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Worry grips the Lebanese as the country’s economic meltdown accelerates.



Worry grips the Lebanese as the country's economic meltdown accelerates.
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Worry grips the Lebanese as the country's economic meltdown accelerates.

Worry grips the Lebanese as the country’s economic meltdown accelerates.


Fistfights erupt in supermarkets in Lebanon these days as shoppers scramble for subsidized powdered milk, rice, and cooking oil as shops close, businesses go bankrupt, and pharmacies’ shelves clear.

Nisrine Taha’s life, like that of almost every other Lebanese, has been turned upside down in the last year due to the country’s debilitating economic crisis. Her fear of the future is eating away at her.

She was laid off from her position at the real estate company where she had worked for years five months ago. Her 21-year-old daughter is jobless, forcing the family to rely on her husband’s monthly income, which has lost 90% of its value due to the national currency’s collapse.

The family has been unable to pay their rent for seven months, and Taha is afraid that their landlord’s patience will run out. They changed their diet as the price of meat and chicken soared beyond their means.

“Everything is really expensive,” she expressed her dissatisfaction.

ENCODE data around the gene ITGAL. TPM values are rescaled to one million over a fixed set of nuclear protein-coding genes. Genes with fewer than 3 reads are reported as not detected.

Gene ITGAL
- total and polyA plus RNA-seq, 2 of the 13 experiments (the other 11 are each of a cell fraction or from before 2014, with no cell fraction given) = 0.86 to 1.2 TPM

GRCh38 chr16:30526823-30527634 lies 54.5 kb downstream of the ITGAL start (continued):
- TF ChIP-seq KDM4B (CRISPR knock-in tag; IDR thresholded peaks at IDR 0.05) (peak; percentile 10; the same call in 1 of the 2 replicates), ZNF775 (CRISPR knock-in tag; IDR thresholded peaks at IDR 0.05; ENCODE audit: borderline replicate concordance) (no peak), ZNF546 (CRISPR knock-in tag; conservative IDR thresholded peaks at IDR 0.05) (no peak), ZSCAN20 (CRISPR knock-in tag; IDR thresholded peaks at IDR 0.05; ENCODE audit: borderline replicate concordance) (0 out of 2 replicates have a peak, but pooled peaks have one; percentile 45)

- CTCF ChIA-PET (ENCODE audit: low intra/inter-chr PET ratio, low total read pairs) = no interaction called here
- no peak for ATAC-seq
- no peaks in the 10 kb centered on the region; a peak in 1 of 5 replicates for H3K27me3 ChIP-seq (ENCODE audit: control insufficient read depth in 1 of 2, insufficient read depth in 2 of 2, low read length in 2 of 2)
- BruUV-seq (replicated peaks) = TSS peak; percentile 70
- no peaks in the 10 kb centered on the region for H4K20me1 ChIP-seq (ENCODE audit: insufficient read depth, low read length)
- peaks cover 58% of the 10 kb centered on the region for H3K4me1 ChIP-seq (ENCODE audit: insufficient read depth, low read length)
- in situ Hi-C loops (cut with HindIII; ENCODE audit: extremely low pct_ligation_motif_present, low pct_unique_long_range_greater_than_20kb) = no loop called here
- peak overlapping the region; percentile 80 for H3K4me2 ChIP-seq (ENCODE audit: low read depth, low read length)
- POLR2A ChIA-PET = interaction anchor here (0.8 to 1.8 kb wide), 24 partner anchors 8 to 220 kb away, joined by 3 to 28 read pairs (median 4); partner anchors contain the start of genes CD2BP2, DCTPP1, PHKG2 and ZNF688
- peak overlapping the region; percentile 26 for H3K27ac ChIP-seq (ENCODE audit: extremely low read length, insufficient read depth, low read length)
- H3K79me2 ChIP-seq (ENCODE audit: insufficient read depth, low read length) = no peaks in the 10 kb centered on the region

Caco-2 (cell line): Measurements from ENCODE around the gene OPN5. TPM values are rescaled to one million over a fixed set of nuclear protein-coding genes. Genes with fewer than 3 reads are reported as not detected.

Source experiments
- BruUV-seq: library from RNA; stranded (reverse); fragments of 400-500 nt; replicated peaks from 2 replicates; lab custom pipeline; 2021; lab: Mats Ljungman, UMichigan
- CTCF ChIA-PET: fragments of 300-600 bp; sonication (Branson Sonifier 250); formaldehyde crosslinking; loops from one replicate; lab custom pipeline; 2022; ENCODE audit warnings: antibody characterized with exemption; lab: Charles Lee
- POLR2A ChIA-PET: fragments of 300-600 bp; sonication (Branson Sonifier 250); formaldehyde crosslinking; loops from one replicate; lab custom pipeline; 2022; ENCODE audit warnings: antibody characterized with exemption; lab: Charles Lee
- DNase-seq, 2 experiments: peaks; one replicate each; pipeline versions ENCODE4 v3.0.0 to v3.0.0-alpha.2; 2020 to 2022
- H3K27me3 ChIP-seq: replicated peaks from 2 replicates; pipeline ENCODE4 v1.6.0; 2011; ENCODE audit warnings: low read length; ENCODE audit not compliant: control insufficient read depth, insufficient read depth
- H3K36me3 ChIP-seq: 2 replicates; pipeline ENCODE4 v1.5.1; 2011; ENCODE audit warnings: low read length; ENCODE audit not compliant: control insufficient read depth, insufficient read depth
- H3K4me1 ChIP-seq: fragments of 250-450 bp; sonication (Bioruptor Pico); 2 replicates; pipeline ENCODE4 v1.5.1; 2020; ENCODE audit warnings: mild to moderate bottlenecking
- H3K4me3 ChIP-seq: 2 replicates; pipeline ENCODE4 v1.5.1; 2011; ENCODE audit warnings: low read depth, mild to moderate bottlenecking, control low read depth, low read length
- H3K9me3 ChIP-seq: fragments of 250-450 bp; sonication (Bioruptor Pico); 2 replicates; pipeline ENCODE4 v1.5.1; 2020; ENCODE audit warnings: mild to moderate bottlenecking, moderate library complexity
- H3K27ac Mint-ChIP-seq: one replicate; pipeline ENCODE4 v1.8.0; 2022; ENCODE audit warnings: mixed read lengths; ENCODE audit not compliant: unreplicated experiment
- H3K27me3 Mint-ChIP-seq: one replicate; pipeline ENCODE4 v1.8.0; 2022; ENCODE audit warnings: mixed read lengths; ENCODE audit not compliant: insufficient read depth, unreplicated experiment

Hundreds of thousands of Lebanese from the lower and middle classes have been thrown into poverty as a result of the crisis that began in late 2019 — the culmination of decades of corruption by a greedy political elite that pillaged nearly every sector of the economy.

Over the last few weeks, the Lebanese pound has lost more than 25% of its value. In a world where more than 80% of its basic goods are imported, inflation and prices of basic goods have skyrocketed. Salary purchasing power has plummeted, and savings have vanished, all on top of the coronavirus pandemic and a huge explosion at Beirut’s port in August that destroyed parts of the city.

According to the World Bank, more than half of the population now lives in poverty, and an intractable political crisis foreshadows further collapse.

According to Alia Moubayed, managing director at Jefferies, a diversified financial services firm, the “sharp contraction in productivity, coupled with hyperinflation and devaluation,” has pushed more people into precarious jobs, raised unemployment rates, and pushed more than half of the population into poverty, up from an estimated third in 2018.

Since the last government resigned in August, Lebanon has been without a government, with top politicians reluctant to negotiate over the creation of a new Cabinet that could pave the way for reforms and recovery. Violence on the streets and sectarian tensions are on the rise.

Taha was visiting a cousin who owns a perfume shop on Beirut’s commercial Hamra Street when she exclaimed, “People are dying, and no one cares!” Both wore masks to prevent the coronavirus from spreading.